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D&D General "Red Orc" American Indians and "Yellow Orc" Mongolians in D&D


Is it though?

I think we can all agree that Chief Sitting Drool is objectively offensive. I Also think there are ways to take inspiration from a culture, without creating an offensive racist stereotype of that same culture.

Chief Sitting Drool is very bad seems to be one of those juvenile bad jokes from the 80's.

But yes culture is subjective. What cultures find acceptable varies by time and location.

In the 80's that was bad taste imho even then but it was acceptable enough to publish.

Looking at what else was done in the 80's though..... What was acceptable is shocking now. I could rattle off a few things that were legal back then but yeah.

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bedir than

Full Moon Storyteller
The Ylaruam book is straight up Middle Eastern (Arab and Persian) culture with some fantasy bits thrown on top. It wasn't as obvious to me until I became an Arabic linguist and learned a lot about Arabic and Persian culture. The Ylaruam book is the most respectful RPG book I've ever seen that incorporates Arab and Persian culture. So much so that when I played D&D with my Arabic instructors I showed them the book to get their opinion and all of them actually thought it was written by an Arab. They were very impressed by how respectful the entire book was.
Now I wish I'd brought al-Qadim to Monterey


Hi Voadam, thanks for contributing. I agree that the Mesoamerican motifs in Oenkmar deserve a write-up. I'll consider posting a study of that section of GAZ10. That doesn't invalidate the research I shared so far.

As for the images you shared: Would you be very explicit as to what racial and ethno-national motifs you are seeing in these images?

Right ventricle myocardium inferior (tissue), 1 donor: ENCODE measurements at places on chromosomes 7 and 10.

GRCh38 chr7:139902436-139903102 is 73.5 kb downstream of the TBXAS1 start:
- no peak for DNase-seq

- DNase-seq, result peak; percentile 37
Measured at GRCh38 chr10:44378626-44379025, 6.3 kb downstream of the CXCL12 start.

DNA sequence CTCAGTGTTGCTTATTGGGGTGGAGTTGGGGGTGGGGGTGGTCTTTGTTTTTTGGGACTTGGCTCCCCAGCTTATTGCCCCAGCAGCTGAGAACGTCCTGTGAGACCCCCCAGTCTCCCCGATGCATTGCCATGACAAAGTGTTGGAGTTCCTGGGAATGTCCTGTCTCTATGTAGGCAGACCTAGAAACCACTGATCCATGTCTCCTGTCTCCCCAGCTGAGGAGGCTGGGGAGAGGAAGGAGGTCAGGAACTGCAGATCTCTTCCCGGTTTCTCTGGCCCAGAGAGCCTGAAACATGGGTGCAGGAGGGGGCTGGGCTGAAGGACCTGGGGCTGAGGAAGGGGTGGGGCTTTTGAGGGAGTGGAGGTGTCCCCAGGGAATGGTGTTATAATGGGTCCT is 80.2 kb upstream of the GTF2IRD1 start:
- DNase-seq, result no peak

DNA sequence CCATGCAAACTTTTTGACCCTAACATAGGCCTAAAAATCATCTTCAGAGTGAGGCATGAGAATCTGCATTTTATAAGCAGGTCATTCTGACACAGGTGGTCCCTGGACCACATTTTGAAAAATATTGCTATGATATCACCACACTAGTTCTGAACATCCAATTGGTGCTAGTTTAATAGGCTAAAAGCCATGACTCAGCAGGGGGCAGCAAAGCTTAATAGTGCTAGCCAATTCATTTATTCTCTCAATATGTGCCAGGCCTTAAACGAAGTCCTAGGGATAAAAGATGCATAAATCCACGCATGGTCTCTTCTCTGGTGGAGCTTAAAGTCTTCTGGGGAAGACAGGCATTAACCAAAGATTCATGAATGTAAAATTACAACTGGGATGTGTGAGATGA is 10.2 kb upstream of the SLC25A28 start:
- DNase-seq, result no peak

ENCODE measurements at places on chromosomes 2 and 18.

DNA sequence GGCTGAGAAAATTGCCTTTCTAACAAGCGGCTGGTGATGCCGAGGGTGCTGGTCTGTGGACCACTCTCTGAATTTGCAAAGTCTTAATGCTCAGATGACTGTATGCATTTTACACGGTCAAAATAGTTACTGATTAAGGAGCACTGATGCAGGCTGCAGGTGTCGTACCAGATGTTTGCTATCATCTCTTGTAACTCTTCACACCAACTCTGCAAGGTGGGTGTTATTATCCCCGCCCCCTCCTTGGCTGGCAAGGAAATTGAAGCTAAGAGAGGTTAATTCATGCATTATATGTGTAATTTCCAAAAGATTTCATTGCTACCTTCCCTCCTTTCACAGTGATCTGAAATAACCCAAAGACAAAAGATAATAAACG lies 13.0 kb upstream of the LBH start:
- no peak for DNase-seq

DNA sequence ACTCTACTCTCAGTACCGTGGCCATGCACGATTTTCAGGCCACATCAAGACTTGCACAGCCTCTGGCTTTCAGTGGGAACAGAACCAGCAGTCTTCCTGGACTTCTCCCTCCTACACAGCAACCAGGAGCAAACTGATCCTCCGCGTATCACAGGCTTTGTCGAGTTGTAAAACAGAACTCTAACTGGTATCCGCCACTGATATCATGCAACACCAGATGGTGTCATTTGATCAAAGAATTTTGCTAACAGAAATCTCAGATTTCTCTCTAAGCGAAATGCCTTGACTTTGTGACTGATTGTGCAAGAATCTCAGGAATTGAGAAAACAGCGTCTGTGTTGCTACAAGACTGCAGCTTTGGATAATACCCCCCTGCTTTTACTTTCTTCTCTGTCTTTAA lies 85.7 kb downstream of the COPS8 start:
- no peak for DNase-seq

This thread is not about general silliness. It's about specific racial and ethno-national misrepresentations.

A heavy set dark skinned woman with big lips and a bone. Similar to caricatures of savage Africans.

The sports team in vaguely Central American-ish attire proudly holding a severed head and leg. This is from the Oenkmar section which is explicitly pre-Columbian Central American themed.

Breakdancing and boomboxes, with spikes in their heads (in one ear out the other for one because there is nothing in between apparently). Looks like it can be taken as a depiction of stupid orcs as 80s American Black people.

I didn't think anyone would take these pictures as just depictions of general silliness without racial or ethno-national connotations.

And visa versa. Look at reactions to "smut" and violence in Doctor Who!
Oh god I forgot about "Doctor Who is too violent for kids!" in the 1980s. Yeah because Ace hitting a Dalek is a baseball bat is definitely going to drive me straight into a life of crime and/or traumatize me, when the incredibly creepy stuff in the 1970s who apparently wouldn't. It's like yeah, Doctor Who may mess up your kids, but it ain't the violence that's going to get them there, it's the scary stuff (which was often conceptual).